Dominant Fe: Danielle is quick to express her opinions and does so very fervently. Though she often talks in what she believes to be facts, everything she says is somehow connected to her emotions. She immediately punishes Henry for stealing her father’s horse, because the animal holds strong emotional connotations with her past experiences. She usually considers others before herself and is willing to put herself in dangerous illegal situations to free Maurise. She stands up for the people she loves and often gets herself into trouble by doing so. She needs to talk about her feelings, and spends a lot of time ranting about her problems to the other servants –though often through the use of humor.
Auxiliary Si: Daniele is very connected to her past. She holds onto and re-reads her father’s book for years after his death, and is devastated when Margarite burns it. She talks about her father all the time as though he were still living and loves to consider any topic that has reminds her even vaguely of him. Her first connection to Prince Henry comes when she realizes that he has read Utopia, because this is a connection to her past. Even years after being taught, she still knows how to sword fight and has an excellent long-term memory for just about everything, whether it’s other people’s actions or ideas and facts from books she’s read.
Tertiary Ne: Daniel loves new ideas, is very well read, and has a fervent opinion on just about everything. She is very passionate and connects everything to her life. Her inspiration comes from books and she is fueled by ideas and concepts so much that Prince Henry wonders outloud at her ability to be so energetic 24/7. Her judgements about other people usually come to her rather quickly, but are not always accurate. Over time, she is able to revise them through observation.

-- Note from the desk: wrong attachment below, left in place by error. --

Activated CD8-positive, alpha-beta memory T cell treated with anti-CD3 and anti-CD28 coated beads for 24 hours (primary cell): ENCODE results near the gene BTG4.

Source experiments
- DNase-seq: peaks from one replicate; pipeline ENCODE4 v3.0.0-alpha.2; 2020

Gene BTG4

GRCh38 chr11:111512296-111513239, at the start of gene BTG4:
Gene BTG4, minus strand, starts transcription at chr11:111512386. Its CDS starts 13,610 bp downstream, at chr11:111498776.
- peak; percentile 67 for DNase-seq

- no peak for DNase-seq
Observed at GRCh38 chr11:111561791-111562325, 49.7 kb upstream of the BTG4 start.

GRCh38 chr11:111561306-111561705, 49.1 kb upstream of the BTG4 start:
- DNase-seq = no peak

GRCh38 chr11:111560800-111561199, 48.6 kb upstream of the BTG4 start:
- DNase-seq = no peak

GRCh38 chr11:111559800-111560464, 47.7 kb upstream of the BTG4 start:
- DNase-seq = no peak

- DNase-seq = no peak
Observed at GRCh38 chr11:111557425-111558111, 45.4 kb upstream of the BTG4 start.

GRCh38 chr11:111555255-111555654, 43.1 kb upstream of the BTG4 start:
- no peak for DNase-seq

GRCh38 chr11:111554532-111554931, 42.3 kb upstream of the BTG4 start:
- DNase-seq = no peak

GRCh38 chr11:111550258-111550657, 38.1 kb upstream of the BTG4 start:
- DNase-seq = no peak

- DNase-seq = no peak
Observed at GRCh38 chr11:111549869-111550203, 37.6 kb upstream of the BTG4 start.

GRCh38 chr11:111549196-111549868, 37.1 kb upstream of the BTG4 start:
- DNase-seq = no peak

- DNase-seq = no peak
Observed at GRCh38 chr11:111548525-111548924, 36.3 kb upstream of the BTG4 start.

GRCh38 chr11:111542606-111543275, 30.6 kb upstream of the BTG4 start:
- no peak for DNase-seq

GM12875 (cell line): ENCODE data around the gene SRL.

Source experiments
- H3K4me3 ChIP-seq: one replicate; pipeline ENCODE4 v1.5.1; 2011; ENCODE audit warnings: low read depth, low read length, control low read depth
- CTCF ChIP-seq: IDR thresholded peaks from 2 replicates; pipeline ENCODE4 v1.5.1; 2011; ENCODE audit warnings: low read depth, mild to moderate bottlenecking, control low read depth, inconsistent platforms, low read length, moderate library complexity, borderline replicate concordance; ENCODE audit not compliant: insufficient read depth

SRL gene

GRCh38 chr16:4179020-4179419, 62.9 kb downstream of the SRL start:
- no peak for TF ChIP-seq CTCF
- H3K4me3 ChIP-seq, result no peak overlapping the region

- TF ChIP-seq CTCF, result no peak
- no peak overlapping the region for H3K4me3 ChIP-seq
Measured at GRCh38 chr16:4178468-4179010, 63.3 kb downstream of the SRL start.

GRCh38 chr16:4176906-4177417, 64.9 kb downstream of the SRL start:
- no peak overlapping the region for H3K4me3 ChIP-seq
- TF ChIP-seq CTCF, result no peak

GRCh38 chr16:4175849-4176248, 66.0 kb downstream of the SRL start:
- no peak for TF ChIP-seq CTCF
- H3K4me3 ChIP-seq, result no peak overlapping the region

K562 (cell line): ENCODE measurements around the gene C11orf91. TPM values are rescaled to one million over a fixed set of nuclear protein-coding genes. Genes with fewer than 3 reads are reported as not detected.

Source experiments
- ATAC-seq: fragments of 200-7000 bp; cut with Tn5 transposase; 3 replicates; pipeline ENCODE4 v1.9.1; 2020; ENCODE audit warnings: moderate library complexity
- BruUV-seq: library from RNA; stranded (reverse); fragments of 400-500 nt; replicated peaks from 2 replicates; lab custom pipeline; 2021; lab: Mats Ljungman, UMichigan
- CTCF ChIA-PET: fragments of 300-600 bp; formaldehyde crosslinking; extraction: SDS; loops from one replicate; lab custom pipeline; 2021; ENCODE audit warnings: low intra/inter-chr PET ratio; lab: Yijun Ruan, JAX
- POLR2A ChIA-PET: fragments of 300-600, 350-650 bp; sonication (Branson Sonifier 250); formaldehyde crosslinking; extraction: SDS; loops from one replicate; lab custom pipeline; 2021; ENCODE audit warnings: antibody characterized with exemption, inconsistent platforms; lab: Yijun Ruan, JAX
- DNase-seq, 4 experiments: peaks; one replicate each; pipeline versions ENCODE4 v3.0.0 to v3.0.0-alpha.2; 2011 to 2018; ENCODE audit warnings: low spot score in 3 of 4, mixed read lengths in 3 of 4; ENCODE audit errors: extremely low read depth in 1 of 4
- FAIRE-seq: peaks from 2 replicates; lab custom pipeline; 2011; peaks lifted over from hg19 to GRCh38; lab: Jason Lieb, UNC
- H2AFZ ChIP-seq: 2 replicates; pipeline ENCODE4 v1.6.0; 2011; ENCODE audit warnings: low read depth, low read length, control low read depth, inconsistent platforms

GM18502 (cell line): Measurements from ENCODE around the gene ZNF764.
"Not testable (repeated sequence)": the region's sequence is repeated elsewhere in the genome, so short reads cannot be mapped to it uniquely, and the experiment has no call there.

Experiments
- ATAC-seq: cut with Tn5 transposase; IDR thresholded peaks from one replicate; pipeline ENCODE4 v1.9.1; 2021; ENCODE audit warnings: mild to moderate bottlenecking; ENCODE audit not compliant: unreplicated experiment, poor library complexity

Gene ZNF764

Inferior Ti: Danielle likes conversation to be straight and to the point. She ignores Prince Henry’s flirtations at first because such is not in her initial mission to the palace. She doesn’t like to think about others as something that need to be fixed, but rather tends to view them as finalized solids that aren’t necessarily changeable. She typically asserts most of her opinions as fact and defends them so fervently that others don’t argue, even if they disagree.